A Constitutional Regency

92px-Ruth_Bader_Ginsburg_official_portraitOn Sunday, Justice Ginsburg told people for the 23rd time that she’s not retiring anytime soon.  Perhaps the press will now start hounding Justice Breyer with these sorts of questions between now and 2015.

This raises a larger point that I’m thinking about as part of the article that I’m writing.  We could be stuck with a disconnect between the political branches (or, at least, the Presidency) and the Court for a long time.  Even assuming that Democrats hold the White House in 2016 (a not trivial assumption), there is nothing sure about any retirements from the conservative side of the Court in this decade.  To serve until 2021, Justices Scalia and Kennedy would need to stay until they are 85.  That is hardly unthinkable. The “Constitution in 2020,” to use that liberal slogan, could end up looking a whole lot like the “Constitution of 2010.”

In monarchies, a regency referred to a period where the king (or queen) was a child, and someone else had to govern until they came of age.  This was always an uncertain time, because nobody knew whether the regent’s policies would be followed when the king (or queen) took over.  I’m kind of wondering if this is the legal equivalent, at least when the Court is closely divided.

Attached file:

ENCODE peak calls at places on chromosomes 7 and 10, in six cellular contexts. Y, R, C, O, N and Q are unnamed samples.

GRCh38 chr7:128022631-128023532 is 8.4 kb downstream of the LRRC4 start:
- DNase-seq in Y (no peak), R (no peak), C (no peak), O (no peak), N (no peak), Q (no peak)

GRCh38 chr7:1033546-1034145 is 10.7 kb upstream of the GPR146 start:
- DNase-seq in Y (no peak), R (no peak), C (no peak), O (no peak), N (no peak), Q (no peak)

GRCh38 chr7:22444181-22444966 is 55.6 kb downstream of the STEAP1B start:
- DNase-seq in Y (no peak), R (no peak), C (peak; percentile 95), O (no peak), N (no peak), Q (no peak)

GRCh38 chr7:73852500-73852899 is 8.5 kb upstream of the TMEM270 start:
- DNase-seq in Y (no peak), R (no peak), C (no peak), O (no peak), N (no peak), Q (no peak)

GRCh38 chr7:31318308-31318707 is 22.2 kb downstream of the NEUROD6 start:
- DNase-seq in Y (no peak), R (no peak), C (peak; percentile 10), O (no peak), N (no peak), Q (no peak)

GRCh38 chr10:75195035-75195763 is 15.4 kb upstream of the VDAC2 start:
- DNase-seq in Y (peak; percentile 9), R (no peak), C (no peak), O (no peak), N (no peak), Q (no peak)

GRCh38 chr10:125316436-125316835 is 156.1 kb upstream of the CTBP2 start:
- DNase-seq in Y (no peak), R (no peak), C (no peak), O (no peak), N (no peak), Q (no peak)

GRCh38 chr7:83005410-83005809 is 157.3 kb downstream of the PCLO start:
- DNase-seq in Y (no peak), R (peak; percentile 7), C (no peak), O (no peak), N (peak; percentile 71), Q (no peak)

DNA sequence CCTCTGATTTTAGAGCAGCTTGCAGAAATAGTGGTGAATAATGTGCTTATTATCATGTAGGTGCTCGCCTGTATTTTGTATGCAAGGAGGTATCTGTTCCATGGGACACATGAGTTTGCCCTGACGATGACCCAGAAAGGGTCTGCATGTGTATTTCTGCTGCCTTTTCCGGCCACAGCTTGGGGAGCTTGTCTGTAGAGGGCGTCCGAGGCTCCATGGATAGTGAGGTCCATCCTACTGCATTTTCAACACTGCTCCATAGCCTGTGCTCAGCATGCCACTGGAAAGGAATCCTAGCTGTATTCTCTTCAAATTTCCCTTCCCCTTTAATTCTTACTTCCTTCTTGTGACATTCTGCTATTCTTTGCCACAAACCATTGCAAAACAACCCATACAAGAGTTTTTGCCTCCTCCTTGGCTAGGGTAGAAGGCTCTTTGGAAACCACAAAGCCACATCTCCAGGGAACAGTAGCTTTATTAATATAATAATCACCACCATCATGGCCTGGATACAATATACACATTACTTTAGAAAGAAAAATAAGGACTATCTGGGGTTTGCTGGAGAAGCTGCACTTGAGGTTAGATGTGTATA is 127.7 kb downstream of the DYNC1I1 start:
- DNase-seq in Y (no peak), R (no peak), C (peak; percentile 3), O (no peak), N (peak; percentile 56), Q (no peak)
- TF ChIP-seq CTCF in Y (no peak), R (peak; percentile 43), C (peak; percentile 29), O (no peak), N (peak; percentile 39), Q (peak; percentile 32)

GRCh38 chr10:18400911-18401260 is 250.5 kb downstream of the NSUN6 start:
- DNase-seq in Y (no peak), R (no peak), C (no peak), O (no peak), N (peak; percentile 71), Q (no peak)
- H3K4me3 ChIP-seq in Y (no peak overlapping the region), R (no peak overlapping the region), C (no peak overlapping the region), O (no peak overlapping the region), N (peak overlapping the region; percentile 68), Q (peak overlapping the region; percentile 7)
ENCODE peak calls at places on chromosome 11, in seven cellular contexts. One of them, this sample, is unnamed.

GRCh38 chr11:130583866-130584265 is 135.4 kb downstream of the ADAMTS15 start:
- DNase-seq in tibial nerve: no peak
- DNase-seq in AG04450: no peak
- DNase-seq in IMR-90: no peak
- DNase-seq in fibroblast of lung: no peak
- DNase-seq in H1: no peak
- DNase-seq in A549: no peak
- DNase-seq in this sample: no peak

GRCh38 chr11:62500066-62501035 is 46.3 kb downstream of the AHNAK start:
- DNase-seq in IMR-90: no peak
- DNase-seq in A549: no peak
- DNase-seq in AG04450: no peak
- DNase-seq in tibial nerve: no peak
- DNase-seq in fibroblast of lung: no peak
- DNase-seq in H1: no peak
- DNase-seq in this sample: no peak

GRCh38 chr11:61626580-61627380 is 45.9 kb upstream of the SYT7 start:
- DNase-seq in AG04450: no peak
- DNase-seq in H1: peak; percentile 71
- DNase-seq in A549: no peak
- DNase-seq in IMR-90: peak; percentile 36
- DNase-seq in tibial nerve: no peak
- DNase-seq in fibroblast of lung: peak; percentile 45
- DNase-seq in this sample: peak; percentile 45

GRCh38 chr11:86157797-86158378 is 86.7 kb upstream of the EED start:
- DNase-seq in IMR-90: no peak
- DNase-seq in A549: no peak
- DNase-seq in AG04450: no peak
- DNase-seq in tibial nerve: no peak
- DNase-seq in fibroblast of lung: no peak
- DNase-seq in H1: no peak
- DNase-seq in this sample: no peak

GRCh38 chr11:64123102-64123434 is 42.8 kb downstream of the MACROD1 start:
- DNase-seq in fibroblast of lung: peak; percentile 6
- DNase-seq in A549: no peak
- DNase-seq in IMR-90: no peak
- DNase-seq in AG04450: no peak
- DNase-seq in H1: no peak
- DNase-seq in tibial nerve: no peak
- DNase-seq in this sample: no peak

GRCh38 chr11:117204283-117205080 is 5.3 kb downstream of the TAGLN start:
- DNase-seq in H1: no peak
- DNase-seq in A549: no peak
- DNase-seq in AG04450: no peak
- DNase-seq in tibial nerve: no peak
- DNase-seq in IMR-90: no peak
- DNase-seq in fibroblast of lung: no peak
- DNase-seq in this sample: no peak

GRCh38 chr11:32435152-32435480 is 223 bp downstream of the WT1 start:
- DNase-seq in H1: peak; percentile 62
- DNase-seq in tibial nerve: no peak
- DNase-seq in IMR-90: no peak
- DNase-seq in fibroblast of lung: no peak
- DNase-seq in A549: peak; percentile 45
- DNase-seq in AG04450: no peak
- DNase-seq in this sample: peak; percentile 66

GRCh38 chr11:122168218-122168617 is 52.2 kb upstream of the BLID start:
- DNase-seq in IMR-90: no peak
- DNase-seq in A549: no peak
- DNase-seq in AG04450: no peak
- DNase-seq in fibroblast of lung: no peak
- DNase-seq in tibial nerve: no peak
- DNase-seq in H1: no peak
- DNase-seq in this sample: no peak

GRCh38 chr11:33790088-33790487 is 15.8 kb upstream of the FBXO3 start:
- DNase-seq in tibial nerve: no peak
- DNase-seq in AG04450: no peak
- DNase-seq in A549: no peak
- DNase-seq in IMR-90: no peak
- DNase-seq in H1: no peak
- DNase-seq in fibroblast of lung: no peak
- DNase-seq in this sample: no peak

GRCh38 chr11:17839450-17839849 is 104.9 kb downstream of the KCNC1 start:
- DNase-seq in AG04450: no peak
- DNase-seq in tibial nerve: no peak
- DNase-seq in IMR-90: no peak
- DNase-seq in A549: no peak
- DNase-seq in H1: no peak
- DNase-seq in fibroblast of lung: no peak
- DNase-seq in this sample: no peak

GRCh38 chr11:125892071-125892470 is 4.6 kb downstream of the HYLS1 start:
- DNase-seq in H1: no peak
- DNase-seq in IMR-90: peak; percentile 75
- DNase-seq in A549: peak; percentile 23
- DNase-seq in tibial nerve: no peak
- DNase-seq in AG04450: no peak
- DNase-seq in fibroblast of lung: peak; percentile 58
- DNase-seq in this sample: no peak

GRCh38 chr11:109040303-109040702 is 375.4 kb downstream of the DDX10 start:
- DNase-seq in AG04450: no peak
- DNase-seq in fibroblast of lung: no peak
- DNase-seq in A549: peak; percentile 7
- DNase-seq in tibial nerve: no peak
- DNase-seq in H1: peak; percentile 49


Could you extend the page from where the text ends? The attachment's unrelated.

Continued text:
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5 Responses

  1. Joe says:

    I’m not sure about the comparison. The regent is specifically chosen to govern until the person came to age. Here, there is just an uncertain period of time before new people will be appointed. The lag has implications but not sure about the comparison.

  2. Mike Zimmer says:

    The media should start with an assessment of the quality of the opinions by the different justices. Justice Ginsburg would not be high on the list of the justices with low quality opinions. Justices Scalia and Kennedy would come way before Ginsburg.

  3. David Bernstein says:

    Why exactly is it that everyone is hounding Ginsburg but not Breyer? True, Ginsburg is older, but also true that American women live significantly longer than do American men, on average.

  4. Joe says:

    Breyer is about five years younger & Ginsburg has for a long while seemed more fragile. I don’t know how much longer women live when you take into consideration the subset of people who live past 70, their socioeconomic status, race and so forth. Thurgood Marshall is an example — he had an unhealthy lifestyle and lived a generation earlier and still lived into his 80s.

  5. David says:

    I don’t think it’s an issue between gender and age.. It depends on its capacity to serve the people with transparency and fairness.

    David of Personal injury lawyer Dallas